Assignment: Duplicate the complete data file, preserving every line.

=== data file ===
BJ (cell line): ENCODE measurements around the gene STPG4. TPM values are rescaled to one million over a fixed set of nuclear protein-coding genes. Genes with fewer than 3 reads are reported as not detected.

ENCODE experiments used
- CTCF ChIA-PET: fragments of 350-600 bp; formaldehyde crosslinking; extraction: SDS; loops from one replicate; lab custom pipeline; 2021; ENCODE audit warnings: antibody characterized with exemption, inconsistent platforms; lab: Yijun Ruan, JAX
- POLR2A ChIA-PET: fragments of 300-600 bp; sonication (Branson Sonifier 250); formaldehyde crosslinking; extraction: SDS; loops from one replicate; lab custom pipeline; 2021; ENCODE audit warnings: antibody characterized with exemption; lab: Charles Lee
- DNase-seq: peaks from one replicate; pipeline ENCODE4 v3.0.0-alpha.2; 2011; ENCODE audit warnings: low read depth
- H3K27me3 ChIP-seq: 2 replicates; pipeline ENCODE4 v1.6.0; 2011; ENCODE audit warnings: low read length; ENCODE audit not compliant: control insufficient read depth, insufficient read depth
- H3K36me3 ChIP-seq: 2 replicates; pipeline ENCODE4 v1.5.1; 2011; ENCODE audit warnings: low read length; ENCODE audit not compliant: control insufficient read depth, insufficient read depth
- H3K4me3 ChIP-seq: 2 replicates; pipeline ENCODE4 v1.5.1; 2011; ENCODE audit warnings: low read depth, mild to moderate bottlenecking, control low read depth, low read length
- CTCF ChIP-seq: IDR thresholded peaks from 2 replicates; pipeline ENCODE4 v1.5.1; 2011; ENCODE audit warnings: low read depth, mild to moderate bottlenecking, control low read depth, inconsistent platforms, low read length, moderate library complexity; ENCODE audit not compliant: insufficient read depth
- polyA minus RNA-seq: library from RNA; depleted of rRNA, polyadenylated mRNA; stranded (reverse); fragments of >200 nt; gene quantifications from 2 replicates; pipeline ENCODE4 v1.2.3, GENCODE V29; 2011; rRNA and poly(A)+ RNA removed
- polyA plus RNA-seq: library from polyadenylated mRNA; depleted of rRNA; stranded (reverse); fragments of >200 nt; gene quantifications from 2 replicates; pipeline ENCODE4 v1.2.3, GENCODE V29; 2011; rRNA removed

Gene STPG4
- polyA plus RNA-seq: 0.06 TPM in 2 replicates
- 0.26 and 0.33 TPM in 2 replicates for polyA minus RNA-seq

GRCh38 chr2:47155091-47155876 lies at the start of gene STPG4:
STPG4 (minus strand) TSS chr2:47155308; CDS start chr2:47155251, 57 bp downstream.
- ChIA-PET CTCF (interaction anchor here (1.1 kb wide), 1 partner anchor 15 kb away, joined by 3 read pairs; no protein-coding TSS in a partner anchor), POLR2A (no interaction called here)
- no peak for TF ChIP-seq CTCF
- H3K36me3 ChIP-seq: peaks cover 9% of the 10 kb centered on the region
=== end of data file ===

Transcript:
BJ (cell line): ENCODE measurements around the gene STPG4. TPM values are rescaled to one million over a fixed set of nuclear protein-coding genes. Genes with fewer than 3 reads are reported as not detected.

ENCODE experiments used
- CTCF ChIA-PET: fragments of 350-600 bp; formaldehyde crosslinking; extraction: SDS; loops from one replicate; lab custom pipeline; 2021; ENCODE audit warnings: antibody characterized with exemption, inconsistent platforms; lab: Yijun Ruan, JAX
- POLR2A ChIA-PET: fragments of 300-600 bp; sonication (Branson Sonifier 250); formaldehyde crosslinking; extraction: SDS; loops from one replicate; lab custom pipeline; 2021; ENCODE audit warnings: antibody characterized with exemption; lab: Charles Lee
- DNase-seq: peaks from one replicate; pipeline ENCODE4 v3.0.0-alpha.2; 2011; ENCODE audit warnings: low read depth
- H3K27me3 ChIP-seq: 2 replicates; pipeline ENCODE4 v1.6.0; 2011; ENCODE audit warnings: low read length; ENCODE audit not compliant: control insufficient read depth, insufficient read depth
- H3K36me3 ChIP-seq: 2 replicates; pipeline ENCODE4 v1.5.1; 2011; ENCODE audit warnings: low read length; ENCODE audit not compliant: control insufficient read depth, insufficient read depth
- H3K4me3 ChIP-seq: 2 replicates; pipeline ENCODE4 v1.5.1; 2011; ENCODE audit warnings: low read depth, mild to moderate bottlenecking, control low read depth, low read length
- CTCF ChIP-seq: IDR thresholded peaks from 2 replicates; pipeline ENCODE4 v1.5.1; 2011; ENCODE audit warnings: low read depth, mild to moderate bottlenecking, control low read depth, inconsistent platforms, low read length, moderate library complexity; ENCODE audit not compliant: insufficient read depth
- polyA minus RNA-seq: library from RNA; depleted of rRNA, polyadenylated mRNA; stranded (reverse); fragments of >200 nt; gene quantifications from 2 replicates; pipeline ENCODE4 v1.2.3, GENCODE V29; 2011; rRNA and poly(A)+ RNA removed
- polyA plus RNA-seq: library from polyadenylated mRNA; depleted of rRNA; stranded (reverse); fragments of >200 nt; gene quantifications from 2 replicates; pipeline ENCODE4 v1.2.3, GENCODE V29; 2011; rRNA removed

Gene STPG4
- polyA plus RNA-seq: 0.06 TPM in 2 replicates
- 0.26 and 0.33 TPM in 2 replicates for polyA minus RNA-seq

GRCh38 chr2:47155091-47155876 lies at the start of gene STPG4:
STPG4 (minus strand) TSS chr2:47155308; CDS start chr2:47155251, 57 bp downstream.
- ChIA-PET CTCF (interaction anchor here (1.1 kb wide), 1 partner anchor 15 kb away, joined by 3 read pairs; no protein-coding TSS in a partner anchor), POLR2A (no interaction called here)
- no peak for TF ChIP-seq CTCF
- H3K36me3 ChIP-seq: peaks cover 9% of the 10 kb centered on the region